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The homophily/design effect relationship in respondent-driven sampling data – results from the National HIV Behavioral Surveillance System among injecting drug users

Cyprian Wejnert, Centers for Disease Control and Prevention 
Huong Pham, Northrup Grumman 
Nevin Krishna, CDC 
Binh Le, CDC 
Elizabeth DiNenno, CDC 
*Michael Spiller III, Centers for Disease Control and Prevention (CDC) 

Keywords: Respondent-driven sampling, injecting drug users, HIV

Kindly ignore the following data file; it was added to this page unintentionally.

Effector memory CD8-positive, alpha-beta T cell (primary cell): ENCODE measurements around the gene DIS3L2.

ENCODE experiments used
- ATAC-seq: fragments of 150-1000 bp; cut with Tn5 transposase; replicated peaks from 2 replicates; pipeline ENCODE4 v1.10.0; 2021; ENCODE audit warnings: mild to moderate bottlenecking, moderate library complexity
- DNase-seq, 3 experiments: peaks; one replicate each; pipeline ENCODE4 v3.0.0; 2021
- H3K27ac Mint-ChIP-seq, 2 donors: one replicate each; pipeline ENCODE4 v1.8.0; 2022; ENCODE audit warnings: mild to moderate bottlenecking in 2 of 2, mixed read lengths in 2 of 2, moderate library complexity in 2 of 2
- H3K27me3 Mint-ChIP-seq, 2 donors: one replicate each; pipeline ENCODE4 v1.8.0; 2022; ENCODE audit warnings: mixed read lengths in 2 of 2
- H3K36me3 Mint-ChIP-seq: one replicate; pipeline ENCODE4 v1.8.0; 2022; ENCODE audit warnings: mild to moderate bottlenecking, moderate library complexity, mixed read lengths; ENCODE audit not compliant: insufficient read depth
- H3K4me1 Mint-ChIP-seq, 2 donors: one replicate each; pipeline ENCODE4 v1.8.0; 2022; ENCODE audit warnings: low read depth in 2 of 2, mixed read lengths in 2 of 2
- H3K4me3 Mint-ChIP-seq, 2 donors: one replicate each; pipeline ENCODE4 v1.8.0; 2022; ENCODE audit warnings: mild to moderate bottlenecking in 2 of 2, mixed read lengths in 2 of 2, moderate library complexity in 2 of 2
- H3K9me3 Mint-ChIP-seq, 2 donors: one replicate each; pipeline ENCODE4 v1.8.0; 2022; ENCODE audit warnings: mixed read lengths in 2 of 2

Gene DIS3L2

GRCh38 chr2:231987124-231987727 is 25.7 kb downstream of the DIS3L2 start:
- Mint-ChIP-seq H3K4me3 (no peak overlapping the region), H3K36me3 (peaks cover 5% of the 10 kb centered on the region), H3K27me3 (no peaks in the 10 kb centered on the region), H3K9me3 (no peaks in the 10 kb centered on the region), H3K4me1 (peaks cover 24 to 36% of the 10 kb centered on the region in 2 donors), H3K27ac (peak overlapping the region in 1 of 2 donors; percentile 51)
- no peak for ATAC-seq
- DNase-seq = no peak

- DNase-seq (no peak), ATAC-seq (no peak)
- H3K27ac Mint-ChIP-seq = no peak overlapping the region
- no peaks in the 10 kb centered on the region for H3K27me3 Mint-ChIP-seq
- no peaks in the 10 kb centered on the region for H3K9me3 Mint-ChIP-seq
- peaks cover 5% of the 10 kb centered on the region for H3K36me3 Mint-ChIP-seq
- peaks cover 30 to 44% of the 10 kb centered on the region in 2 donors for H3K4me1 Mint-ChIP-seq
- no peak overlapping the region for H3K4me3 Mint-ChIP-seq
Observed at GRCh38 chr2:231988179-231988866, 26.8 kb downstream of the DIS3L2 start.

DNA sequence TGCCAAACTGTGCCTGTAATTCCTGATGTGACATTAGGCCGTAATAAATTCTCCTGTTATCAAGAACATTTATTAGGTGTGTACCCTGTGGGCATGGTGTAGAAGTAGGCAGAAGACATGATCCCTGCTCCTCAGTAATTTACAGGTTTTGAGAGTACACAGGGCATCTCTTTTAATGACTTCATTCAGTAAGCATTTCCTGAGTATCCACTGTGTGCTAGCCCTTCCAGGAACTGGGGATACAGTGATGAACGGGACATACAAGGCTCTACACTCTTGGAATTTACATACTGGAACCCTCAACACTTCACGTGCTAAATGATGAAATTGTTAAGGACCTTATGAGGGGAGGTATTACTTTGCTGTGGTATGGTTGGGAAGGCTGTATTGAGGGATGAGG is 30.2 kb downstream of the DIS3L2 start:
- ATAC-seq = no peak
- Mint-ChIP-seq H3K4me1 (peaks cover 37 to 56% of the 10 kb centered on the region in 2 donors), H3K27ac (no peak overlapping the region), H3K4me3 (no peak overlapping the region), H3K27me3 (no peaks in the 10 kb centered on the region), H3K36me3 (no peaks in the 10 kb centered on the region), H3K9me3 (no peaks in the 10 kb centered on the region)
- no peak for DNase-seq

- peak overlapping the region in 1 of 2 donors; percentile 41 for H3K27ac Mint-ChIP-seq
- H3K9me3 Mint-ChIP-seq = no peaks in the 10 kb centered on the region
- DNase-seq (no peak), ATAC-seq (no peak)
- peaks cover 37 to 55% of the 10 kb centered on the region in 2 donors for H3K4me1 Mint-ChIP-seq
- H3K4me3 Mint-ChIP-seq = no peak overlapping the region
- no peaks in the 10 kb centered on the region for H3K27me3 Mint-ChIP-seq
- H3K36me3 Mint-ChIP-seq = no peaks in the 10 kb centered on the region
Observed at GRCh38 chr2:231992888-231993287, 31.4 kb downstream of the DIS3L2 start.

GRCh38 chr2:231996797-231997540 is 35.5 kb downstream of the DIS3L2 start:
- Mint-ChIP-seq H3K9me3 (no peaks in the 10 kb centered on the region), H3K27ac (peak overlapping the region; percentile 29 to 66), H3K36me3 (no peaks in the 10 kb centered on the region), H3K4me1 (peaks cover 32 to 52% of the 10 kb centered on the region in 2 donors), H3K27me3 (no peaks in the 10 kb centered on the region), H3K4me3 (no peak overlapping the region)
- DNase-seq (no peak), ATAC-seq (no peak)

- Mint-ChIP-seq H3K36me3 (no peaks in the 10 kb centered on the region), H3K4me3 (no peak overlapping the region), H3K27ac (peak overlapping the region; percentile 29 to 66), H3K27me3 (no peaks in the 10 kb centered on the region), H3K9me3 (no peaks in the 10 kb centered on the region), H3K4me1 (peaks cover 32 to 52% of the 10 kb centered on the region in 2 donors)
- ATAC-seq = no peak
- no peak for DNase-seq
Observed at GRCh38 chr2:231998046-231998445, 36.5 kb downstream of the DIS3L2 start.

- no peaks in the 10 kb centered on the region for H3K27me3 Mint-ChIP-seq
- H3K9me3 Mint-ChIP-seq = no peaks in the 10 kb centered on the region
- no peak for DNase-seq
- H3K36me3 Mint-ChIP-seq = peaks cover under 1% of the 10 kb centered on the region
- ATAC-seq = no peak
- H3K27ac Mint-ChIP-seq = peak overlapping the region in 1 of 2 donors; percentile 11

Respondent-driven sampling (RDS) is used to study injecting-drug users (IDU). Recent work suggests RDS design effects (DEs) may be large. RDS DEs vary across variables and have been associated with homophily. We analyzed RDS samples of IDU in over 20 U.S. cities collected as part of CDC’s National HIV Behavioral Surveillance System (NHBS). Data from 43 RDS studies (n=21,676) from two NHBS cycles were analyzed. Using RDSAT software, we calculated population estimates, confidence intervals (CIs), and homophily for: gender, race, age, HIV status, and syringe sharing. DE was calculated by comparing RDSAT CIs to those expected under SRS. We used these data to explore the association between RDS DEs and homophily. Homophily and DEs varied by analysis variable, most DEs were between 2 and 4 and highest for high homophily variables. DE was exponentially correlated with homophily (R^2=0.48). When homophily=0 (the ideal case) DE=2.6. Current practice assumes DE=2 and may lead to underpowered samples. Researchers may use DE=4 to calculate power. Formative research should identify variables of high homophily. In extreme cases, separate RDS samples within homophilous groups can be used.

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